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Buying a Home in Florida? Here’s what to Look for in Your Homeowners Insurance Policy

Florida has many benefits that are attractive to both, business owners and those in favor of sunshine. If you are looking to make a move to Florida, there are a few things you should know. But first, save our contact information: Law Firm of David Low and Associates, P. A. | 844-96-CLAIM If your homeowners’ insurance claim is denied or underpaid, you will be glad you did!

The Basics of a Homeowners Insurance Policy:

With different kinds of homeowners’ insurance policies available, it’s difficult to know which one is the right one for you to pick from. At its most basic, a homeowners’ insurance policy helps you cover repairs from losses to your property. Your average policy will include coverage for damage that is related to fallen trees, storms, water discharge, or fire.

The majority of claims that are made to these companies are water-related from everyday occurrences such as leaking from plumbing, water heaters or air conditioners. While Florida law doesn’t require that a homeowner have coverage, most mortgage lenders do.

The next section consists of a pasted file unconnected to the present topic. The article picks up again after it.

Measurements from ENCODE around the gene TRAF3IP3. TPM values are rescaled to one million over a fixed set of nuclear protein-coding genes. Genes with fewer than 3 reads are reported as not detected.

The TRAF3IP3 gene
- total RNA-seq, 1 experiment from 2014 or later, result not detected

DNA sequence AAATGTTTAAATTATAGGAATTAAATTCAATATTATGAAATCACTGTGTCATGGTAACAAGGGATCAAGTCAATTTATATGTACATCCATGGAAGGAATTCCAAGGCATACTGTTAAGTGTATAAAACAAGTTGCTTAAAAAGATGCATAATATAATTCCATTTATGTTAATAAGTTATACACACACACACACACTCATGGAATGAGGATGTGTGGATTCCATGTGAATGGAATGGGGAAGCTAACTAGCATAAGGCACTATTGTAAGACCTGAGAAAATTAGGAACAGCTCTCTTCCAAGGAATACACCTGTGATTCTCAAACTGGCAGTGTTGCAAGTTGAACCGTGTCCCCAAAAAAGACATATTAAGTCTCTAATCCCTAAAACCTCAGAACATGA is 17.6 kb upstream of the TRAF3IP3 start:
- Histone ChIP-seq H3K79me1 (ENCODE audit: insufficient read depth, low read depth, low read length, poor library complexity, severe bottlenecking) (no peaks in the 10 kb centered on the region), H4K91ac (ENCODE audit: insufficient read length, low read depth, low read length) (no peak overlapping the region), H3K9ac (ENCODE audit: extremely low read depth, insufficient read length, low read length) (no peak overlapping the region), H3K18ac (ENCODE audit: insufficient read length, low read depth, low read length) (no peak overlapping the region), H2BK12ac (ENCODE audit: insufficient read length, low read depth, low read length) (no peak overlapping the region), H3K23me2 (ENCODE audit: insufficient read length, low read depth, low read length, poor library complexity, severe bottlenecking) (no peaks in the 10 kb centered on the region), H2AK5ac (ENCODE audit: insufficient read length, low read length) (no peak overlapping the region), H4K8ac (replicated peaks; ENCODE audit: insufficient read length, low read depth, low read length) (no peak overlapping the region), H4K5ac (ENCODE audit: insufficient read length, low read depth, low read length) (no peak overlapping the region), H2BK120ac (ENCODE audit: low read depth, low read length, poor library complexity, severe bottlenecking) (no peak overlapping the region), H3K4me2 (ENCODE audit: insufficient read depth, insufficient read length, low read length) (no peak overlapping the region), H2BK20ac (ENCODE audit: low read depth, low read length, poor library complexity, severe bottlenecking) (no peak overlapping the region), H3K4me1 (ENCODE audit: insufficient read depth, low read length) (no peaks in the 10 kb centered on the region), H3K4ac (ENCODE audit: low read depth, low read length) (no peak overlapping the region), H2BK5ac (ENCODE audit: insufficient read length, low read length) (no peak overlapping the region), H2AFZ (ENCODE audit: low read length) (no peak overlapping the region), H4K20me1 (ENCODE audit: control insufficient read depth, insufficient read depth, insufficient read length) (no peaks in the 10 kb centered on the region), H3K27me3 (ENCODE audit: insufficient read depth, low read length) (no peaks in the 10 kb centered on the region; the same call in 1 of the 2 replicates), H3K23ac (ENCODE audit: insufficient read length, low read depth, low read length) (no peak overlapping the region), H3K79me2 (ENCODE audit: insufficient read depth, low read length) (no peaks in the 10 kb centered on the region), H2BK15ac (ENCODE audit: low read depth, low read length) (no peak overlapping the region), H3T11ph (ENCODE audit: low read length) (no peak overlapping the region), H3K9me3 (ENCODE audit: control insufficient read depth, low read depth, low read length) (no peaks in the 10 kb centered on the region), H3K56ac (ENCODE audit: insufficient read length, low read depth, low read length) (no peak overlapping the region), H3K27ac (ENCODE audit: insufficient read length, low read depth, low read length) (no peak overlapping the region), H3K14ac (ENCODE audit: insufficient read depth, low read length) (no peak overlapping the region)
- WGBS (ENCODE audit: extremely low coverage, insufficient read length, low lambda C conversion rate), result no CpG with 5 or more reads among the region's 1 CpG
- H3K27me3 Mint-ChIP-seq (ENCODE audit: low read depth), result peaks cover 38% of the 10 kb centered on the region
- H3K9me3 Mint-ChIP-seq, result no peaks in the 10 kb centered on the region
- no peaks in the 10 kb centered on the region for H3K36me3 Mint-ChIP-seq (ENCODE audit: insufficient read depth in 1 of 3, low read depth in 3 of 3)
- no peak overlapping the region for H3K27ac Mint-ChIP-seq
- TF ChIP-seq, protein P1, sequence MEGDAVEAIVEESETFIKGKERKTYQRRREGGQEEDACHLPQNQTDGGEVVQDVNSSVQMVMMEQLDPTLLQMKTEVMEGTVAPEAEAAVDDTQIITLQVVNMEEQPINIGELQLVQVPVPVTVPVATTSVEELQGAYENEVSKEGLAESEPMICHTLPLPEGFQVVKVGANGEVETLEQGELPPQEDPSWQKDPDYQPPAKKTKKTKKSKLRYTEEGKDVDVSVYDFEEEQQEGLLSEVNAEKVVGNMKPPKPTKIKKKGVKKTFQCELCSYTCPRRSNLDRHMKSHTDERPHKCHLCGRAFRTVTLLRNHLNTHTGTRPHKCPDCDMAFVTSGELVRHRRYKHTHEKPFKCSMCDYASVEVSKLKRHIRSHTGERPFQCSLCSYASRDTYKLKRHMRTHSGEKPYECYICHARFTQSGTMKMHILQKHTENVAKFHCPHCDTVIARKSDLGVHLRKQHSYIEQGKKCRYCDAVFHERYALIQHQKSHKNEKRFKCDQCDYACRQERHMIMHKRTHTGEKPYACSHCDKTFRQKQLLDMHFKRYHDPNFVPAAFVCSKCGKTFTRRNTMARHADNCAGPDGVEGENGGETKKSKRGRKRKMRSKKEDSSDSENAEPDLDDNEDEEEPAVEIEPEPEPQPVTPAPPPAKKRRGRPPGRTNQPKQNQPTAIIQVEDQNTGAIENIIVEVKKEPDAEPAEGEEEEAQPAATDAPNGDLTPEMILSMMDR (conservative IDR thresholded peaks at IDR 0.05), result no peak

The components of a basic policy include your dwelling, any structure attached to it, your personal property, and loss of use – meaning if your home is uninhabitable due to damage, the expenses associated with the damage. Many basic policies also include medical payments coverage and personal liability coverage for persons who are injured on your property.

What Are Things You Should Look for In Your Policy?

1. Windstorm Damage: Most policies should include windstorm damage. It’s important to obtain coverage for windstorm due to the frequent nature of this kind of damage to Florida homes. Florida homeowners can experience damage that results from hurricanes, tropical storms or any other kind of hurricane-force winds. Making sure to obtain this coverage is important.